Spirit Sickness

For my Realistic Living Pointers this month I am sharing a portion of my recently published book: Radical Gifts: Living the Full Christian Life in Troubled Times.

I now have copies in my house that I can mail to you or to your friends and relatives as Christmas gifts. Each book is $20, postage free in the US. I only have 17 copies left.

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Most important, please read the following and share it with others.

Chapter 2
What Is Spirit Sickness and How Is It Healed?

Spirit sickness is not the same as the dread we identified in the previous chapter. Dread in the midst of an oblivion experience is normal, healthy, spirit life. So is the dread we experience in resurgence periods – the dread in our struggles to build a new and unfamiliar life. Dread, fascination, and the courage to embrace these intensities are all factors of healthy spirit life.

“Despair” is the key concept for understanding the sickness of the spirit. For example, leaving childhood is an oblivion experience for an adolescent. Being in despair over leaving childhood, however, is something else. Despair would be the result of refusing to grow up. Despair is spirit sickness. The opposite of despair is trust in the goodness of one’s real situation – in this example, it means trusting in the goodness of leaving childhood. The adolescent might also despair over taking up the roles of adulthood. In this case, he or she would be despairing over a resurgence experience. Here, the opposite of despair would be trust in the goodness of growing up.

As adults, we might be in despair over having to leave the familiar patterns of declining aspects of our society. Or we might be in despair over having to learn new styles of social life. The opposite of despair would be a trust in the goodness of living in the midst of this awesome social change.

Another profound spirit issue is facing up to the possibility of the death of the human species and the destruction of the whole biosphere of this planet. When we are in despair over the reality of these grim possibilities, we usually refuse to admit them to our consciousness. We refuse to experience the horror of losing our living planet. Thus we are estranged from our care for the planet. We become numb, devoid of motivation to do anything constructive. This pattern of response is despair or spirit sickness.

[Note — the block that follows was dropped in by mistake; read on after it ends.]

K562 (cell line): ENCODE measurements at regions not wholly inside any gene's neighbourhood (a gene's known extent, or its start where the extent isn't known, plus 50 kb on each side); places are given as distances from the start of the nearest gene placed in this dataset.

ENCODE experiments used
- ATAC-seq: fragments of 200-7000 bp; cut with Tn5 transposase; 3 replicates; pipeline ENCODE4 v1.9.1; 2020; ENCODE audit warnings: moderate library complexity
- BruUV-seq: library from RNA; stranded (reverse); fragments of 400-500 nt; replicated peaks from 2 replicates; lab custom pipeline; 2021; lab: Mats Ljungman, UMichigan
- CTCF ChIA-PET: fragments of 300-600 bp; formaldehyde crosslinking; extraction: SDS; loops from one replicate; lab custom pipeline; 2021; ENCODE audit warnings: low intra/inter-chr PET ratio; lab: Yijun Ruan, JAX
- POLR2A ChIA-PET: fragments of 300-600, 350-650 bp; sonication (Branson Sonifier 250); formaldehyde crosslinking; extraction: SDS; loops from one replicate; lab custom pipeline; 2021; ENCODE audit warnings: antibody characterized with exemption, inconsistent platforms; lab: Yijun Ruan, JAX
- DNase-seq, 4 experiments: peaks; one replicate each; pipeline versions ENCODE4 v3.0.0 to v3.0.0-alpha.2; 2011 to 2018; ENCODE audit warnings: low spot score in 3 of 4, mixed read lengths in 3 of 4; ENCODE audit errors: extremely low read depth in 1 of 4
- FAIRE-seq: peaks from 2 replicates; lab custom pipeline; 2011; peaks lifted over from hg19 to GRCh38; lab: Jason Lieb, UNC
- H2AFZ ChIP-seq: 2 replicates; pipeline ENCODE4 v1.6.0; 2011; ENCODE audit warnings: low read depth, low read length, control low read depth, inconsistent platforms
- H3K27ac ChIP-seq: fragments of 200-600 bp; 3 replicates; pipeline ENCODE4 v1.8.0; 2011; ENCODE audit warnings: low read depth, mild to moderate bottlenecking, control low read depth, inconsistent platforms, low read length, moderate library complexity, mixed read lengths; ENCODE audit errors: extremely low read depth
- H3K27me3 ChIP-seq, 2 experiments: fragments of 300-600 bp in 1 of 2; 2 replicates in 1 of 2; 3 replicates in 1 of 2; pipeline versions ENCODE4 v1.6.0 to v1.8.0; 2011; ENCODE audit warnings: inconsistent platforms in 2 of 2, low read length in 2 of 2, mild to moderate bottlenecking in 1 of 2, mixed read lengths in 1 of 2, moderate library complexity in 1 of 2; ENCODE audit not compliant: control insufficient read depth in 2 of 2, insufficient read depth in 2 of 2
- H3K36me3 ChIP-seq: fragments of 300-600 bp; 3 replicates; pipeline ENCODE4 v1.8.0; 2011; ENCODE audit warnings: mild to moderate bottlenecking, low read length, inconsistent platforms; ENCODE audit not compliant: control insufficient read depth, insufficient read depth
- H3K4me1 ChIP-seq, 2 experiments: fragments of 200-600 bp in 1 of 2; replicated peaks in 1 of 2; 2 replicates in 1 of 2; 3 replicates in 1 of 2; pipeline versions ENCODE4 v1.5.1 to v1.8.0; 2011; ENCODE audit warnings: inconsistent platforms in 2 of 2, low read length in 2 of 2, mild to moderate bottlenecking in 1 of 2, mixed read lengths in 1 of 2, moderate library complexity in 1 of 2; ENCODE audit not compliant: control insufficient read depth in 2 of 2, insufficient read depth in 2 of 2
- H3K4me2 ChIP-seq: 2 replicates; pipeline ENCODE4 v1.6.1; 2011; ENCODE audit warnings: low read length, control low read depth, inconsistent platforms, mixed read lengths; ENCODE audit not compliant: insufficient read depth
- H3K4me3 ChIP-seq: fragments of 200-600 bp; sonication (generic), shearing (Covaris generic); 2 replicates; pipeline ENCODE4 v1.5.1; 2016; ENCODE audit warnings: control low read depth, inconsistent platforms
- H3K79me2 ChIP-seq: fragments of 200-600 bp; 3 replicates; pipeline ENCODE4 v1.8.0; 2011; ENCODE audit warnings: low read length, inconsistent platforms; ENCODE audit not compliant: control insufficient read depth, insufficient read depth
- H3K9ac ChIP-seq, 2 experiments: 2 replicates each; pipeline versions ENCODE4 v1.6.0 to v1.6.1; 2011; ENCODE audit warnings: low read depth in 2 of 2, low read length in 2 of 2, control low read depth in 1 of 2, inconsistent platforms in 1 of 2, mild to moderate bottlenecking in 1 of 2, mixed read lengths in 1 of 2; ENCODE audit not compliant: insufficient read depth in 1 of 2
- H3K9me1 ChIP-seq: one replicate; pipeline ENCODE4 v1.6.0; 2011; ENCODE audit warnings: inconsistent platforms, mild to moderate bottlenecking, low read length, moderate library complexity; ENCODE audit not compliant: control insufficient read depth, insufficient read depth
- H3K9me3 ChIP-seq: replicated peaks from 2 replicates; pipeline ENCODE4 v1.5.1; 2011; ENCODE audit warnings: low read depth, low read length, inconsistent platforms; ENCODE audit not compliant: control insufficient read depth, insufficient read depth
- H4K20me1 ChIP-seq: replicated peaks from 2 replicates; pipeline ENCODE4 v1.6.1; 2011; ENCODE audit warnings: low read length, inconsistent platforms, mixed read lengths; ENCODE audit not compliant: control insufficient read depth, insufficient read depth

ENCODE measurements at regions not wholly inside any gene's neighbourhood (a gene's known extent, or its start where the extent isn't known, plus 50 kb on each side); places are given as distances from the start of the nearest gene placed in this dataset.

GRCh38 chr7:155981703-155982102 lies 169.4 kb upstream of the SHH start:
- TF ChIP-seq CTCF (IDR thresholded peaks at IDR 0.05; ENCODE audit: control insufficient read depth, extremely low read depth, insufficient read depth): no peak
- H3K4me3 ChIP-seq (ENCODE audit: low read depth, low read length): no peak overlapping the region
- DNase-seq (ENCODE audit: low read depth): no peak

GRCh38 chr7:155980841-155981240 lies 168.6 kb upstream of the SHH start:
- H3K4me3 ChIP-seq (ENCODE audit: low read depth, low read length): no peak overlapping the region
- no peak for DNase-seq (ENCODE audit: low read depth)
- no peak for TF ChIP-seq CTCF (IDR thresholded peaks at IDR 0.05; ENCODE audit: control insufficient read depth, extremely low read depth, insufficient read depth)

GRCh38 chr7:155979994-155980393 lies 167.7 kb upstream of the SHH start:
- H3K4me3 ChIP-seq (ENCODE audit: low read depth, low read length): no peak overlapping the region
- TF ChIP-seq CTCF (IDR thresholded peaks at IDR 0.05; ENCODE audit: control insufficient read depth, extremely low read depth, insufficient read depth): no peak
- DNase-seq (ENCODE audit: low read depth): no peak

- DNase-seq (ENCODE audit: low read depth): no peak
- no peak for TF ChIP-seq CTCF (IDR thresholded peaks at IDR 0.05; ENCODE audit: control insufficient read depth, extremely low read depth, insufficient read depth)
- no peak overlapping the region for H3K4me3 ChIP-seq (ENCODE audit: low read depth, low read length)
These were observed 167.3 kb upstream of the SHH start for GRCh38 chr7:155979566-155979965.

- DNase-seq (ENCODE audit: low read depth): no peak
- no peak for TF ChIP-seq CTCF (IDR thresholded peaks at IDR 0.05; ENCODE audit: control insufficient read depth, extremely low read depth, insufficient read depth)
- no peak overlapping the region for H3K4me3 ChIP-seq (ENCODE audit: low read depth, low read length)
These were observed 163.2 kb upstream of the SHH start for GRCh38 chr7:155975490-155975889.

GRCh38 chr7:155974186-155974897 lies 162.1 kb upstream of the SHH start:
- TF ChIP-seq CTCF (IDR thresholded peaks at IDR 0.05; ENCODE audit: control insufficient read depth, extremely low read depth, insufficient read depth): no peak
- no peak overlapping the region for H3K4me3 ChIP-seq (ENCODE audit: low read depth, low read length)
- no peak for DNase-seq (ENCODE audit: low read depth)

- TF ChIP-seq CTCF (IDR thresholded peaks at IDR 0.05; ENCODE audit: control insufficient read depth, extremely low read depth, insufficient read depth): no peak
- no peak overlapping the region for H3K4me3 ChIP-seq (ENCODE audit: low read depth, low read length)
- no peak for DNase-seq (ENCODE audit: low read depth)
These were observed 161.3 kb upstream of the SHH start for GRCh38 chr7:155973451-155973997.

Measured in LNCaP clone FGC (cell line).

Spirit health means a willingness to be realistic, a trust that openness to realism constitutes the good life.

Kierkegaard defines despair as an unwillingness to have my actual life. In despair, I am not willing to be myself. I am not willing to be the relationships that constitute who I am. Since I cannot get rid of myself, I am doomed to having to be what I am unwilling to be. Hence, I despair.

One can despair over anything. In high school, I despaired over being clumsy. I had accepted the common notion that there were four ways to be a real man: football, basketball, baseball, and track. I gave basketball an all-out effort. My senior year, my B-team coach said, “Marshall, you are as clumsy as a baby moose.” I despaired, not because of what he said, but because I did not want to be the person who was as awkward as I actually was.

One can despair over being 53 years old, over being a man, over being a woman. One can despair over particular weaknesses, or even over particular strengths. Despair is an unwillingness to be who I am within the here and now of my actual relationship to what is. The pain of despair becomes conscious as I see that there is no escape from what is. Despair is like being handcuffed to my worst enemy. I remember seeing a movie in which two men escaped from prison handcuffed to one another. One was black and the other white, and they hated each other. The movie played out the horror of being handcuffed to what you hate the most. That is a picture of despair. If being 53 is my worst enemy, I am handcuffed to my worst enemy. I am in despair, for there is no escape from being 53. If being in grief over some loss is my worst enemy, I am in despair because there is no escape from having that loss or from being in grief over it.